KINGSTON, R.I. -December. 19th, 2022back pain is the leading reason for skeletal muscle disabilities across the United States and across the world which affects millions of people each year. The estimates suggest that 50 to 75 percent of people within the U.S. will suffer it at the end of their lives.
University of Rhode Island Kinesiology graduate student Chrissie Wojciechowski is part of this unfortunate group. She sustained a major accident in her spine in the year 2019 when she was playing golf for the team in her undergrad years in Sacred Heart University. When she was performing a deadlift at the gymnasium, Wojciechowski herniated two disks in her lower spine and began a two-year rehabilitation process that included physical therapy sessions, and chiropractor appointments. This triggered an idea that resulted in her master’s thesis study of lower back pain.
“I went through a lot of rehab trying to correct it without any surgical procedure and, when I was visiting chiropractors as well as other doctors I was receiving mixed message,” Wojciechowski said. “Some had told me that I could never do it again and others advised me not to even deadlift. There were a lot of different opinions on whether I should try deadlifting to heal it and improve the lower back stronger. It kind of set off my mind to ask: what do the spine appear as when someone deadlifts with an healthy back as opposed to someone with back pain or any kind in spinal disease?”
To discover, Wojciechowski began working with her advisor at the faculty level assistant professor Ryan Chapman, on a study that looked at back discomfort and exercise. They looked for volunteers suffering from back pain and those who have no pain, as a way of determining. The volunteers are questioned on their pain levels or absence of it and their levels of activity and routine workout routines. They are equipped with motion-capture sensors prior to Wojciechowski guides them through a range of exercises, including deadlifts, squats, walking as well as standing and sitting.
Wojciechowski monitors their movements on a computer monitor in real-time, capturing information from sensors and monitoring how the spine moves during exercises particularly deadlifting. “I’m trying to determine what I can visual detect prior to even looking at data, in order to determine whether I can tell the movement of the back,” she said.
Wojciechowski as well as Chapman are considering two kinds of back condition which are central and the radicular type, which is defined as pain that begins from the back. back and extending into those lower parts of the limbs which results in numbness and tingling sensations in the thighs, glutes, and sometimes deep into the feet or knees.
“No one has actually considered both of them and what we can do to improve the process of rehabilitation for the two distinct kinds of back pain,” Chapman said. “So we’re looking at these two groups and the way they move during various activities in our lab, such as walking or sitting or standing up, and finally, more exercise-specific actions. It is hoped that in the long run, whether we can identify distinctions or not, we will know how to manage these injuries differently depending on whether one form of move is more beneficial for one person than the other. The aim is to modify rehab according to the massive number of people suffering from moderate back discomfort and suffer in rehabilitation.”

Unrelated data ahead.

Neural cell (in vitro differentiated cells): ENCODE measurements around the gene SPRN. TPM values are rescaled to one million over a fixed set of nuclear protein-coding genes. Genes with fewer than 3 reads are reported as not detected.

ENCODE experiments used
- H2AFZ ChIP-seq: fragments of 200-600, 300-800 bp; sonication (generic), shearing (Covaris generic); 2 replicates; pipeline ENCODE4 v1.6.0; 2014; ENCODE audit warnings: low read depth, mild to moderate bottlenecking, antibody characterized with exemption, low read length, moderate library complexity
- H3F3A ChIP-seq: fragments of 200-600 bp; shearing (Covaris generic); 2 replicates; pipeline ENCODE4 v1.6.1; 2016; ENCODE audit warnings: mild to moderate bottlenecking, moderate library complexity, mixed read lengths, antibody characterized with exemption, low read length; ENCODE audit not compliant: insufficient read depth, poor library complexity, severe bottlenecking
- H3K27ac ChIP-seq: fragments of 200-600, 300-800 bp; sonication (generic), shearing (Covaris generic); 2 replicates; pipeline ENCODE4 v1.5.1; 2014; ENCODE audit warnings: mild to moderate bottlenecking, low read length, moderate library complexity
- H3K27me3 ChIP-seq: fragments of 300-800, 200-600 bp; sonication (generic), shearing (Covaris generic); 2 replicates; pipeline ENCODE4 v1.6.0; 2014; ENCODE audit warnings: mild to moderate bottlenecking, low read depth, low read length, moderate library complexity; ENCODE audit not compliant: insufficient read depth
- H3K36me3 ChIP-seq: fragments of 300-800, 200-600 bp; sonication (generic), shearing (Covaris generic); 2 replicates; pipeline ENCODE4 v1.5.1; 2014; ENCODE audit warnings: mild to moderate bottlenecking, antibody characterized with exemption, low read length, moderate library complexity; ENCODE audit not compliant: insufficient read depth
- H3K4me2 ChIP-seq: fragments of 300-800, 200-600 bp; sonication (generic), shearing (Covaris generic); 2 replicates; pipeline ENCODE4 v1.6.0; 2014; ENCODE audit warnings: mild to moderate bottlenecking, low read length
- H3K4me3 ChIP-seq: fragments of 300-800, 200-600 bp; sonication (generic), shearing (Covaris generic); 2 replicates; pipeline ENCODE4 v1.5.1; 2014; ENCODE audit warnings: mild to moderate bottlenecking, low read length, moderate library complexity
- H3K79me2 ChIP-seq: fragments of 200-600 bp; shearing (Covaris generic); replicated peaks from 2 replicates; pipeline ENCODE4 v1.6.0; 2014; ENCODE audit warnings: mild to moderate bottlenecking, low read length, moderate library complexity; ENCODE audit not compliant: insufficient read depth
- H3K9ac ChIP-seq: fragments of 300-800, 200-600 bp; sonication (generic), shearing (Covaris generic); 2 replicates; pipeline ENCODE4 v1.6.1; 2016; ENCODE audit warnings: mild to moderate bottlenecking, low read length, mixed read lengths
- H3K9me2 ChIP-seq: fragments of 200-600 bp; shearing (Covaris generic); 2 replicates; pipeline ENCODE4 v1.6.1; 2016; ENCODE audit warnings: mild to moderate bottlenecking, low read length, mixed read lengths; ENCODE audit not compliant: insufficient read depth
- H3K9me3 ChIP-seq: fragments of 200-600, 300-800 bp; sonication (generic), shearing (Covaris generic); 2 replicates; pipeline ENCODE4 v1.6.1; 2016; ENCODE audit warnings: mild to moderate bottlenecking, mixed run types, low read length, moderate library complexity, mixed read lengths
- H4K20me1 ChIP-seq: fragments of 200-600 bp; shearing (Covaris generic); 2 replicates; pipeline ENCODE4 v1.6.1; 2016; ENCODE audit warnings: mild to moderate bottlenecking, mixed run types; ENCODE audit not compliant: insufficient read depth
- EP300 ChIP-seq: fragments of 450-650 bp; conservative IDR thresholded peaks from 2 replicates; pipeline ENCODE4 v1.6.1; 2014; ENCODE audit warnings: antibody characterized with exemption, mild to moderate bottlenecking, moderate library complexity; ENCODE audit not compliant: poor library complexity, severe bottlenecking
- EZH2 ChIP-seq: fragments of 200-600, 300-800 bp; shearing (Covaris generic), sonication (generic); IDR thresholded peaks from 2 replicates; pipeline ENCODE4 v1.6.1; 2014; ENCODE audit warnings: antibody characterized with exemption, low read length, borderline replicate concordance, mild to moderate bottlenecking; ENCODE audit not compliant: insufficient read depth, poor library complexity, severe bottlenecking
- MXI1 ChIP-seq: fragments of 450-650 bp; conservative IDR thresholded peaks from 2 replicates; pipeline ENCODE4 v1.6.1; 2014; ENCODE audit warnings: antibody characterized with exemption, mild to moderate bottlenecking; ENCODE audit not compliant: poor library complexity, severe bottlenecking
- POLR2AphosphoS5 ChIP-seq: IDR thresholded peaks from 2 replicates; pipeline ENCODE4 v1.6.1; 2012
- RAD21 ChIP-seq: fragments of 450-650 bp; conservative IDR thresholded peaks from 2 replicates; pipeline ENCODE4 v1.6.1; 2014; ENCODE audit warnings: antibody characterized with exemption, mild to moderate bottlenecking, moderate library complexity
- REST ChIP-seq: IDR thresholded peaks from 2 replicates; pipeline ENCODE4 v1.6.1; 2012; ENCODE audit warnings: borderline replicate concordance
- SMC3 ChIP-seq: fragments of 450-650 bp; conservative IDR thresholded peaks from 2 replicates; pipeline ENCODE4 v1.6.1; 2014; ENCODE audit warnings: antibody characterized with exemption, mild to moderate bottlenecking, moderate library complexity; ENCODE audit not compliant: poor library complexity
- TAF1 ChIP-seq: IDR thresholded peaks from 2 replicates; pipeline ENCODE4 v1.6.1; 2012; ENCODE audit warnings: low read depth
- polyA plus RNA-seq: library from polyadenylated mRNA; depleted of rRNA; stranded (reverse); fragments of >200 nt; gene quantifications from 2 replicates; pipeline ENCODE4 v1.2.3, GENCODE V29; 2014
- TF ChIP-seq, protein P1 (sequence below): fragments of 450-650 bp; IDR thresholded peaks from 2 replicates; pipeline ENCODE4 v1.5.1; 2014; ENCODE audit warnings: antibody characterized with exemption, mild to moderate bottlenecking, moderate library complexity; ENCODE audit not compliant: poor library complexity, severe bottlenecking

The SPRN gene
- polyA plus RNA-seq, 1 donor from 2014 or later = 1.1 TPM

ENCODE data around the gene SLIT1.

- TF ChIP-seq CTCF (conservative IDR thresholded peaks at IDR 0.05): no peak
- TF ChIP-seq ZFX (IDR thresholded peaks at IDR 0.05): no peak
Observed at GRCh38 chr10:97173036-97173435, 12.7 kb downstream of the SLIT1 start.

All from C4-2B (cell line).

The duo is conducting study in the college of health Sciences’ advanced Motion Analysis Laboratory, using the motion capture sensors along with treadmills that have built-in force plates that are located in the middle of the laboratory to determine the balance and force production. They also employ Electromyography (EMG) which is an assessment method to determine the condition of muscles as well as their nerve cells that regulate them. EMG determines the muscle are firing as well as the timing — whether muscles are firing in the correct time or whether there are any differences between those suffering from back pain.
Researchers are still looking for volunteers. Anyone experiencing back pain — especially radicular pain — and interested in participating can contact Wojciechowski at [email protected] or Chapman at [email protected]. Researchers are seeking people aged 18 to 50 who suffer from back discomfort and who have experienced the weight of lifting.
Wojciechowski continues to collect information for the study she intends to present as an honors dissertation for her master’s program. As time goes on, she’s hoping to continue the study which could impact the method by which back rehabilitation for pain is carried out.
“I would like to see rehabilitation evolving and to see whether we can longer term get patients out of physical therapy back to deadlifting and possibly incorporating it into rehabilitation,” Wojciechowski said. “It could allow us to investigate how the spine reacts to exercises like deadlifting or other for those suffering from spinal conditions or any kind of back discomfort.”
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